The opinion of the court was delivered by: Sue E. Myerscough United States District Judge
Wednesday, 08 February, 2012 02:52:09 PM
Clerk, U.S. District Court, ILCD
OPINION SUE E. MYERSCOUGH, U.S. District Judge:
Plaintiff, proceeding pro se and currently detained in the Rushville Treatment and Detention Center, seeks leave to proceed in forma pauperis on his claims arising from an assault by another resident and subsequent events.
The "privilege to proceed without posting security for costs and fees is reserved to the many truly impoverished litigants who, within the District Court's sound discretion, would remain without legal remedy if such privilege were not afforded to them." Brewster v. North Am. Van Lines, Inc., 461 F.2d 649, 651 (7th Cir. 1972). Additionally, a court must dismiss cases proceeding in forma pauperis "at any time" if the action is frivolous, malicious, or fails to state a claim, even if part of the filing fee has been paid. 28 U.S.C. § 1915(d)(2). Accordingly, this Court grants leave to proceed in forma pauperis only if the complaint states a federal claim. A hearing was scheduled to assist in this review, but the hearing will be cancelled as unnecessary.
To state a claim, the allegations must set forth a "short and plain statement of the claim showing that the pleader is entitled to relief ." Fed. R. Civ. P. 8(a)(2). Factual allegations must give enough detail to give "'fair notice of what the . . . claim is and the grounds upon which it rests.'" EEOC v. Concentra Health Serv., Inc., 496 F.3d 773, 776 (7th Cir. 2007), quoting Bell Atlantic Corp. v. Twombly, 550 U.S. 544 (2007)(add'l citation omitted). The factual "allegations must plausibly suggest that the plaintiff has a right to relief, raising that possibility above a 'speculative level.'" Id., quoting Bell Atlantic, 550 U.S. at 555. "A claim has facial plausibility when the plaintiff pleads factual content that allows the court to draw the reasonable inference that the defendant is liable for the misconduct alleged . . . . Threadbare recitals of the elements of a cause of action, supported by mere conclusory statements, do not suffice." Ashcroft v. Iqbal, 129 S.Ct. 1937, 1949 (2009), citing Bell Atlantic, 550 U.S. at 555-56. However, pro se pleadings are liberally construed when applying this standard. Bridges v. Gilbert, 557 F.3d 541, 546 (7th Cir. 2009).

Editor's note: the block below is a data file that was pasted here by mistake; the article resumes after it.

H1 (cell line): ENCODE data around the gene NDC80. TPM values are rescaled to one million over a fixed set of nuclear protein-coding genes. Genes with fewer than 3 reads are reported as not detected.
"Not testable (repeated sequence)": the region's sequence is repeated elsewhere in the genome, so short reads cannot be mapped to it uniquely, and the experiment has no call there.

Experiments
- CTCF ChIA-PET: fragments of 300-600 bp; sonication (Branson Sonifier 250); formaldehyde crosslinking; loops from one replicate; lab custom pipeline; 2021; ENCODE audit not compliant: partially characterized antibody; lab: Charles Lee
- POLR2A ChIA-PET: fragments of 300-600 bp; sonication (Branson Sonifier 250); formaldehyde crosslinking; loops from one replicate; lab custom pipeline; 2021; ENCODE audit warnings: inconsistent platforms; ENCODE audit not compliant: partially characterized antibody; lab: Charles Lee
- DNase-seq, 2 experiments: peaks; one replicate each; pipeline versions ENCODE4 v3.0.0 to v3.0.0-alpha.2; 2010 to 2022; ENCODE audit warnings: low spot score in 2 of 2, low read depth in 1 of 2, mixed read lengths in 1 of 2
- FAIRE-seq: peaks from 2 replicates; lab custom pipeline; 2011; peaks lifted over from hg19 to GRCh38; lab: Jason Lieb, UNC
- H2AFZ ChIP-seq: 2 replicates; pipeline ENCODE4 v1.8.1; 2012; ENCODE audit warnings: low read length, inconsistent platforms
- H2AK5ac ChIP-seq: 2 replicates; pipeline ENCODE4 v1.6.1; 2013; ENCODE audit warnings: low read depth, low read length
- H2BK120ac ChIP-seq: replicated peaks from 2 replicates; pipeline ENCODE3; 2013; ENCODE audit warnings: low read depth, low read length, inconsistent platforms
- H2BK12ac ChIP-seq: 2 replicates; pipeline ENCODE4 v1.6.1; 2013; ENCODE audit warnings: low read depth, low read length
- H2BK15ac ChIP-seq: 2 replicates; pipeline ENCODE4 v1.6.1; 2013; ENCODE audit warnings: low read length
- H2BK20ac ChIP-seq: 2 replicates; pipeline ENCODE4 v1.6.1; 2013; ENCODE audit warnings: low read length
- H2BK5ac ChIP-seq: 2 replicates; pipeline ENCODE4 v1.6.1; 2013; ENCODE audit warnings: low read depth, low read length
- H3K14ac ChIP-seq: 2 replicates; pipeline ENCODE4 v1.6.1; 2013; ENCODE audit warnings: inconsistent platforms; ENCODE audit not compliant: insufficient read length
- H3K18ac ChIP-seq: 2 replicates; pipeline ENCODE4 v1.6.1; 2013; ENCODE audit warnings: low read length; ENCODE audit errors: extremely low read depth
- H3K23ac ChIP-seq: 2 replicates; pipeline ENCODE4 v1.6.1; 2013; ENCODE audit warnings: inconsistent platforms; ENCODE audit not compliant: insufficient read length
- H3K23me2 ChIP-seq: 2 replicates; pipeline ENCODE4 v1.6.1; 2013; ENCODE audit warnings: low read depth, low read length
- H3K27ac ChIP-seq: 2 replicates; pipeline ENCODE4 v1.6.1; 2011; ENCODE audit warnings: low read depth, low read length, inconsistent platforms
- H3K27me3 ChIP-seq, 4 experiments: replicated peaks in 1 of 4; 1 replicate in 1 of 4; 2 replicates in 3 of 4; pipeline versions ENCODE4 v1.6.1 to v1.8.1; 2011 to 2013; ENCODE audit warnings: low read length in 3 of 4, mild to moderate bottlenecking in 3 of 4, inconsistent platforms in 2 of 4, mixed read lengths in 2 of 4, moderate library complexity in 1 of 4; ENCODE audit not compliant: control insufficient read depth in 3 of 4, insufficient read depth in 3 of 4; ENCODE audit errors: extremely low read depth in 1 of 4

In September, 2011, resident Robert Smith allegedly called Plaintiff a racial slur and threatened to cause serious bodily harm to Plaintiff. Plaintiff informed the guard on duty, Defendant Morton, but Morton told Plaintiff he would have to deal with the situation on his own and that Morton would "not go against his own kind." (Complaint, p. 6). Plaintiff appealed to another guard who was present, Defendant Anderson, to no avail. When Plaintiff returned to his unit, resident Smith allegedly brutally beat Plaintiff for ten to fifteen minutes while Defendants Morton and Anderson watched.
After this incident, Plaintiff was put in segregation and charged with fighting, at the direction of Defendants Durant and Parker. He was not allowed out of his cell while in segregation and had only a bed, bed sheets, a toilet, sink, and desk in segregation, with no personal hygiene items. He was not allowed to take a shower while in segregation.
Plaintiff asked that witnesses be called and video footage of the incident be viewed at his disciplinary hearing, but the Behavioral Committee (Defendants Caraway, Haage, and Wilczynski) denied these requests, instead relying solely on the guards' incident reports. Plaintiff was found guilty and punished with 15 days of "close management status" and a change in grade level. Plaintiff filed a grievance about these events, which Defendant Simpson allegedly failed to properly investigate and answer.
Plaintiff states a failure-to-protect claim against Defendants Morton and Anderson. His allegations allow a plausible inference that Morton and Anderson were personally aware of a substantial risk of serious harm to Plaintiff from resident Smith, but failed to take any action and watched passively as the attack occurred. See Brown v. Budz, 398 F.3d 904, 910 (7th Cir. 2005)(applying Eighth Amendment standard to failure-to-protect claim by person detained under Sexually Violent Act). A plausible ...